A Teenage Kobe Bryant Had ‘Tunnel Vision’ When Playing With Pros, According to Jerry Stackhouse: ‘Man, You Gotta Pass the Ball!’ – Sportscasting


Throughout Kobe Bryant‘s illustrious career with the Los Angeles Lakers, he dealt with the stigma of being labeled as a selfish player. Much of which came from his reluctance to pass the ball at times, leading to heavy criticism whenever his team fell short. Former All-Star forward Jerry Stackhouse recounted a story that revealed that internal struggle existed for Bryant before entering the league.
Bryant entered the NBA with lofty aspirations toward reaching greatness.
It didn’t take long for him to venture into that trajectory as he put together an incredible 20-year career that established him as one of the game’s greats players. He earned five NBA titles and two NBA Finals MVP awards, won a regular-season MVP award, received 15 All-NBA Team selections and 12 NBA All-Defensive Team nods, and his two jersey numbers retired with the Lakers.
Before Bryant graced the NBA hardwood, it quickly became evident that he would have an issue with passing the ball.
Before Bryant entered the league, he quickly garnered much praise for his promising talent despite only being a high school player.
The Lower Merion product showcased his ability to hold his own against NBA players. During an appearance on The Woj Pod, former longtime forward Jerry Stackhouse recounted a story about a 17-year-old Bryant, who wasn’t a big proponent for passing during a scrimmage between professional athletes and Philadelphia college stars.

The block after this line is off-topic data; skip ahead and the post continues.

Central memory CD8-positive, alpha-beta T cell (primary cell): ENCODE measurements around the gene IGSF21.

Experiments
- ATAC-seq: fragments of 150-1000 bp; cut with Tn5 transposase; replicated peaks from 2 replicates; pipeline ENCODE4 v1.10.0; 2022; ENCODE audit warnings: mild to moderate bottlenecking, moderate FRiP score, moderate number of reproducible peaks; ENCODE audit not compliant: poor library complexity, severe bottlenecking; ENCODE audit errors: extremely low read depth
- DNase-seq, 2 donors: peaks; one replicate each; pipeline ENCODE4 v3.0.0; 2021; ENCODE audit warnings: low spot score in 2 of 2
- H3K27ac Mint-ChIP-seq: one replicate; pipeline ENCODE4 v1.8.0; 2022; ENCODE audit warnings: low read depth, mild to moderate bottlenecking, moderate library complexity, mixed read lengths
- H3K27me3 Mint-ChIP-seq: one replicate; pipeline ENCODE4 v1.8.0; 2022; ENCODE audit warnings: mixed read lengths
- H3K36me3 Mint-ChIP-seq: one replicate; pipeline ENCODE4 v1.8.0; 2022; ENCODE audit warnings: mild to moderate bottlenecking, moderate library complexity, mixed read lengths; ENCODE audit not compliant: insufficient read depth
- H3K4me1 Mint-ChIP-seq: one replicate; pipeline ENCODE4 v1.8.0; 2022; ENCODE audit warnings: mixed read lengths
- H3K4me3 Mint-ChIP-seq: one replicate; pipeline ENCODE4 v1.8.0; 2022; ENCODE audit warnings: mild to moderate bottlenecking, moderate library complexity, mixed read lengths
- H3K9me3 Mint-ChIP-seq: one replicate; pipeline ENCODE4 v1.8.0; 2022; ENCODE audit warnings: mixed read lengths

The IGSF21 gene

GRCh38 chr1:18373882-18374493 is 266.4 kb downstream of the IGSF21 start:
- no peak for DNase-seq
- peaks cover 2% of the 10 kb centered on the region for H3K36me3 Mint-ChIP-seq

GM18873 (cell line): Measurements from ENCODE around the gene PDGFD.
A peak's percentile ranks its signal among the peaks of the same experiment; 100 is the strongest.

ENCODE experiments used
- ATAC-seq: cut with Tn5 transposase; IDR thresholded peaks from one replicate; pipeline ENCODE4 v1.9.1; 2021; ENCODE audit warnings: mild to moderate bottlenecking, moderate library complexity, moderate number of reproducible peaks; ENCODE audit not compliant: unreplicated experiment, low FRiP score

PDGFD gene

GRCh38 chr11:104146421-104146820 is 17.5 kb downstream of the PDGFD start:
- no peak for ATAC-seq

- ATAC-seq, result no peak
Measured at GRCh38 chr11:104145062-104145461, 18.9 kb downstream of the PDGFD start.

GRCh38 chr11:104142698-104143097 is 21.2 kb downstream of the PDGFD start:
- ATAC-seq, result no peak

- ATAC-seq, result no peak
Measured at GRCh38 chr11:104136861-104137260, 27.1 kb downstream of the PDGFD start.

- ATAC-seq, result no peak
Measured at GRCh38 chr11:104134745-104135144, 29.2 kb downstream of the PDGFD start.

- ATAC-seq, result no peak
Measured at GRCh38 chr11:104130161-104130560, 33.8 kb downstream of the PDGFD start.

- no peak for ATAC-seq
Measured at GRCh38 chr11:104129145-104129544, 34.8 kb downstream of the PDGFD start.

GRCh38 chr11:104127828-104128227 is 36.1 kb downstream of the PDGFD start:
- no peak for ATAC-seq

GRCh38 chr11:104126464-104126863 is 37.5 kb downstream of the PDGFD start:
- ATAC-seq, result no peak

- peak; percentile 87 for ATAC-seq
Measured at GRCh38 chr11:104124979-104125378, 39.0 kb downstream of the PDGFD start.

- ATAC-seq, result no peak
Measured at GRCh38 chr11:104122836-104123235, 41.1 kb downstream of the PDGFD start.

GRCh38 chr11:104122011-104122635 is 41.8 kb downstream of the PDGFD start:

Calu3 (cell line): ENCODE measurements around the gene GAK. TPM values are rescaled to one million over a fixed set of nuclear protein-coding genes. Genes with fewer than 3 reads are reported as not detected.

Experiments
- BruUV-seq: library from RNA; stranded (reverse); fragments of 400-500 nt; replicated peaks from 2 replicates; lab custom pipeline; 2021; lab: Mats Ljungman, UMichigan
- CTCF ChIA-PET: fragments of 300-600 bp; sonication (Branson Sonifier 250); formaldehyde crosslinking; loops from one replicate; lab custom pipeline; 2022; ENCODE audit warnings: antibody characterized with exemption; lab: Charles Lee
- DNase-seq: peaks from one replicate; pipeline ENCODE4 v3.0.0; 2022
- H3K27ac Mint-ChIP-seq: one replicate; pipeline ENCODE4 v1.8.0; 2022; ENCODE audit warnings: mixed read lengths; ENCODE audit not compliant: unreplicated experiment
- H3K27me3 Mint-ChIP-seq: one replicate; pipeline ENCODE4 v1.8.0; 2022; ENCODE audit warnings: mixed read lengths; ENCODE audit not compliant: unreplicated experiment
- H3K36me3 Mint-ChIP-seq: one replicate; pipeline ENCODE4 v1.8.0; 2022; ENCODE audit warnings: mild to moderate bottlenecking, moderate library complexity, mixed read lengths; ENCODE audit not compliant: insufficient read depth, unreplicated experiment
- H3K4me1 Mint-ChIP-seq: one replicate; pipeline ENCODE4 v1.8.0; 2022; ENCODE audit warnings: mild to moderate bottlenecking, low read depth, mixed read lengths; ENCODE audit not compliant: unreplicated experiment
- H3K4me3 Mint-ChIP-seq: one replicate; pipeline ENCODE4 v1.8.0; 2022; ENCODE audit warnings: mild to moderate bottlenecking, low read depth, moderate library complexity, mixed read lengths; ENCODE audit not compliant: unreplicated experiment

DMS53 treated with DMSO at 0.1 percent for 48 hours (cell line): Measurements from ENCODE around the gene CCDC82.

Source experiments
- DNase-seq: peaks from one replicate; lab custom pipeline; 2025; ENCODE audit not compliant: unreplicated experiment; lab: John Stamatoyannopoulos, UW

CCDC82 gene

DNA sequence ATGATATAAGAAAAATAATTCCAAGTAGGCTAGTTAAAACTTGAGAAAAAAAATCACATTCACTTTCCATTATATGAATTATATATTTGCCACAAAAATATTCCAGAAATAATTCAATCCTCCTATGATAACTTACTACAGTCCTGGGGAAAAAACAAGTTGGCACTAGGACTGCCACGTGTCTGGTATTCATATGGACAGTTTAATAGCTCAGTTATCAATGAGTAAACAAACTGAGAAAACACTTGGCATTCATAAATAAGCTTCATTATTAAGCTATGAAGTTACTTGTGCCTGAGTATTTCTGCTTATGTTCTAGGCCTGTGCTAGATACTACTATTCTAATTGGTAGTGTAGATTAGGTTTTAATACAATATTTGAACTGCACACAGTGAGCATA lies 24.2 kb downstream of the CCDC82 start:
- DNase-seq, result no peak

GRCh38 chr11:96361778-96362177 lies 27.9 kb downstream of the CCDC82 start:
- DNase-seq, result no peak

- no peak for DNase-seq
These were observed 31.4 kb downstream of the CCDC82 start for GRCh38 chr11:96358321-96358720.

“What happened with Kobe was nobody really wanted to play with Kobe,” said. “[Former La Salle star and NBA player] Lionel Simmons, you used to always see him pulling Kobe to the side, like, ‘Man, you gotta pass the ball! You gotta learn how to do this!’ Because the older guys were from Philly.
“These stories kind of take on a life of their own. And yes, Kobe had some good days scoring the ball, because he could handle it so well. But he had tunnel vision at that point. You had pickup games, sometimes he didn’t even get picked up.”
Bryant’s reluctance to pass the ball was something that was already ingrained in him well before he became an NBA player. His immense talent helped brush much of that criticism aside, but there came the point where he had to learn to trust his teammates to lift himself to championship success.
It was an aspect of the game that he battled through in some stretches of his career. However, when he had the right teammates around him, he embraced that approach more.
Bryant‘s career took an intriguing path, but his talent always shined through.
The Lakers star’s greatness lifted Los Angeles to sustained success while elevating him to recognition as an iconic player. He garnered tremendous respect from his peers while his play and Mamba Mentality inspired his colleagues and generations of NBA talent that followed him.
Bryant accomplished it all while his impact went far beyond any basketball court. His approach to his craft became adaptable to any walk of life. He certainly had his issues at times with trusting his teammates and passing, while he wasn’t the easiest teammate to play along with at certain junctures of his career.
However, all that didn’t take any shine away from his legacy and His influence on the game is forever felt.
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